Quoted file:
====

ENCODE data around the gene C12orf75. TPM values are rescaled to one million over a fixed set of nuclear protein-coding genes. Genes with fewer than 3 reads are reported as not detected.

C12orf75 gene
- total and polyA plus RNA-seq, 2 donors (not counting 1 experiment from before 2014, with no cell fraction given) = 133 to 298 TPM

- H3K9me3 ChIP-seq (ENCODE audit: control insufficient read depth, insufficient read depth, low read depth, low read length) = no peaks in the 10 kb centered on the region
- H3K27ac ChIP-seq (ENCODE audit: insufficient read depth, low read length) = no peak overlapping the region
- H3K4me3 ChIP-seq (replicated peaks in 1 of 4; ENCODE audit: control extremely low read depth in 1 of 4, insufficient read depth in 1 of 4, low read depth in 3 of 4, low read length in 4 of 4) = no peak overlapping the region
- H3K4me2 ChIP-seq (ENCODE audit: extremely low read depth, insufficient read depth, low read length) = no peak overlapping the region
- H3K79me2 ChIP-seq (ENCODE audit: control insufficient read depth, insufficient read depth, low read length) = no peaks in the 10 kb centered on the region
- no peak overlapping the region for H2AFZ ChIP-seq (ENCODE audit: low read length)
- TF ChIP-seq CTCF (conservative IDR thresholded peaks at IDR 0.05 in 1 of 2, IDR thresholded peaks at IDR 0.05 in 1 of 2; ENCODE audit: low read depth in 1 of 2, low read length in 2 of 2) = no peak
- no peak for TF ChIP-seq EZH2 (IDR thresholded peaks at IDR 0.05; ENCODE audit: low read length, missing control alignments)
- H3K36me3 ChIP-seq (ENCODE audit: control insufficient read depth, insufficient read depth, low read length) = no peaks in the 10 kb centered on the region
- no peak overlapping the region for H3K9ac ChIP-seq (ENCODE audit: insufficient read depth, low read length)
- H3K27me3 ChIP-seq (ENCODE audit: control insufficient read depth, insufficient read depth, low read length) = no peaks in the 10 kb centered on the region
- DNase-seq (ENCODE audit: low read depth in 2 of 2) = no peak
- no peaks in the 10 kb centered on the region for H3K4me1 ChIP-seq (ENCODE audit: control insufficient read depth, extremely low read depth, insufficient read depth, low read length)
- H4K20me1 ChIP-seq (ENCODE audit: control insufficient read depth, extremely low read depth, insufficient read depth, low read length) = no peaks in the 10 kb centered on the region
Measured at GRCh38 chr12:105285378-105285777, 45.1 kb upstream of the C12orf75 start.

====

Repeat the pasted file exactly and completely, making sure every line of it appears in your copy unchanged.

ENCODE data around the gene C12orf75. TPM values are rescaled to one million over a fixed set of nuclear protein-coding genes. Genes with fewer than 3 reads are reported as not detected.

C12orf75 gene
- total and polyA plus RNA-seq, 2 donors (not counting 1 experiment from before 2014, with no cell fraction given) = 133 to 298 TPM

- H3K9me3 ChIP-seq (ENCODE audit: control insufficient read depth, insufficient read depth, low read depth, low read length) = no peaks in the 10 kb centered on the region
- H3K27ac ChIP-seq (ENCODE audit: insufficient read depth, low read length) = no peak overlapping the region
- H3K4me3 ChIP-seq (replicated peaks in 1 of 4; ENCODE audit: control extremely low read depth in 1 of 4, insufficient read depth in 1 of 4, low read depth in 3 of 4, low read length in 4 of 4) = no peak overlapping the region
- H3K4me2 ChIP-seq (ENCODE audit: extremely low read depth, insufficient read depth, low read length) = no peak overlapping the region
- H3K79me2 ChIP-seq (ENCODE audit: control insufficient read depth, insufficient read depth, low read length) = no peaks in the 10 kb centered on the region
- no peak overlapping the region for H2AFZ ChIP-seq (ENCODE audit: low read length)
- TF ChIP-seq CTCF (conservative IDR thresholded peaks at IDR 0.05 in 1 of 2, IDR thresholded peaks at IDR 0.05 in 1 of 2; ENCODE audit: low read depth in 1 of 2, low read length in 2 of 2) = no peak
- no peak for TF ChIP-seq EZH2 (IDR thresholded peaks at IDR 0.05; ENCODE audit: low read length, missing control alignments)
- H3K36me3 ChIP-seq (ENCODE audit: control insufficient read depth, insufficient read depth, low read length) = no peaks in the 10 kb centered on the region
- no peak overlapping the region for H3K9ac ChIP-seq (ENCODE audit: insufficient read depth, low read length)
- H3K27me3 ChIP-seq (ENCODE audit: control insufficient read depth, insufficient read depth, low read length) = no peaks in the 10 kb centered on the region
- DNase-seq (ENCODE audit: low read depth in 2 of 2) = no peak
- no peaks in the 10 kb centered on the region for H3K4me1 ChIP-seq (ENCODE audit: control insufficient read depth, extremely low read depth, insufficient read depth, low read length)
- H4K20me1 ChIP-seq (ENCODE audit: control insufficient read depth, extremely low read depth, insufficient read depth, low read length) = no peaks in the 10 kb centered on the region
Measured at GRCh38 chr12:105285378-105285777, 45.1 kb upstream of the C12orf75 start.